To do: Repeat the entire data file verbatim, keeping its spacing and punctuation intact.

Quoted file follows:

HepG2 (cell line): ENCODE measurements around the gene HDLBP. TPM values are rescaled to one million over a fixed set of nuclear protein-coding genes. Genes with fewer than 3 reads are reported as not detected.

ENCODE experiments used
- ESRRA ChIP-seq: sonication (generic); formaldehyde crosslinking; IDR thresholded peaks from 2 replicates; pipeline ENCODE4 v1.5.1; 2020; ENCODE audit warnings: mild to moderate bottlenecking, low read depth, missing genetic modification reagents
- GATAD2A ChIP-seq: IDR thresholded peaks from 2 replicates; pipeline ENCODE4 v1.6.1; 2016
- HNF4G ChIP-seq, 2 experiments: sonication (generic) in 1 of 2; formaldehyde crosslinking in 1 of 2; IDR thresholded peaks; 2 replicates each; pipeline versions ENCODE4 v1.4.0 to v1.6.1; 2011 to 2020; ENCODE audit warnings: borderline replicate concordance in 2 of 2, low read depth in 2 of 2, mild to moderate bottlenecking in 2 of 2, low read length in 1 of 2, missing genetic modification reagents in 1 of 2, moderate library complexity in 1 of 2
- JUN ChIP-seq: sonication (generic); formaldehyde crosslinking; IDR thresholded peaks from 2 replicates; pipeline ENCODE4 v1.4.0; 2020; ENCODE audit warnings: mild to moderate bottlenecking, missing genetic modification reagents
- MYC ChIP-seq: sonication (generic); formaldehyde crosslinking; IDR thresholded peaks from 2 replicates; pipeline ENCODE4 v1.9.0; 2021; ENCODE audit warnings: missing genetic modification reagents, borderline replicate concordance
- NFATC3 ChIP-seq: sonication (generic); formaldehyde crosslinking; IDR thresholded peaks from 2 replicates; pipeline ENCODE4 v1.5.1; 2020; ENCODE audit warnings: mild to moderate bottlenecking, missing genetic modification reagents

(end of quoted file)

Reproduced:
HepG2 (cell line): ENCODE measurements around the gene HDLBP. TPM values are rescaled to one million over a fixed set of nuclear protein-coding genes. Genes with fewer than 3 reads are reported as not detected.

ENCODE experiments used
- ESRRA ChIP-seq: sonication (generic); formaldehyde crosslinking; IDR thresholded peaks from 2 replicates; pipeline ENCODE4 v1.5.1; 2020; ENCODE audit warnings: mild to moderate bottlenecking, low read depth, missing genetic modification reagents
- GATAD2A ChIP-seq: IDR thresholded peaks from 2 replicates; pipeline ENCODE4 v1.6.1; 2016
- HNF4G ChIP-seq, 2 experiments: sonication (generic) in 1 of 2; formaldehyde crosslinking in 1 of 2; IDR thresholded peaks; 2 replicates each; pipeline versions ENCODE4 v1.4.0 to v1.6.1; 2011 to 2020; ENCODE audit warnings: borderline replicate concordance in 2 of 2, low read depth in 2 of 2, mild to moderate bottlenecking in 2 of 2, low read length in 1 of 2, missing genetic modification reagents in 1 of 2, moderate library complexity in 1 of 2
- JUN ChIP-seq: sonication (generic); formaldehyde crosslinking; IDR thresholded peaks from 2 replicates; pipeline ENCODE4 v1.4.0; 2020; ENCODE audit warnings: mild to moderate bottlenecking, missing genetic modification reagents
- MYC ChIP-seq: sonication (generic); formaldehyde crosslinking; IDR thresholded peaks from 2 replicates; pipeline ENCODE4 v1.9.0; 2021; ENCODE audit warnings: missing genetic modification reagents, borderline replicate concordance
- NFATC3 ChIP-seq: sonication (generic); formaldehyde crosslinking; IDR thresholded peaks from 2 replicates; pipeline ENCODE4 v1.5.1; 2020; ENCODE audit warnings: mild to moderate bottlenecking, missing genetic modification reagents